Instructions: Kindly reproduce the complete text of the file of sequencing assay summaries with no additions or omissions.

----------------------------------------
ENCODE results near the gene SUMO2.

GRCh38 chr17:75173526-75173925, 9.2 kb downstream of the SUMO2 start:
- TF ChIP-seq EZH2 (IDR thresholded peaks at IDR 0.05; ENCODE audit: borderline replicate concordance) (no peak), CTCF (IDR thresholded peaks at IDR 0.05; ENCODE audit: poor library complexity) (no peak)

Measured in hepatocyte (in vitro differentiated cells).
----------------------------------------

ENCODE results near the gene SUMO2.

GRCh38 chr17:75173526-75173925, 9.2 kb downstream of the SUMO2 start:
- TF ChIP-seq EZH2 (IDR thresholded peaks at IDR 0.05; ENCODE audit: borderline replicate concordance) (no peak), CTCF (IDR thresholded peaks at IDR 0.05; ENCODE audit: poor library complexity) (no peak)

Measured in hepatocyte (in vitro differentiated cells).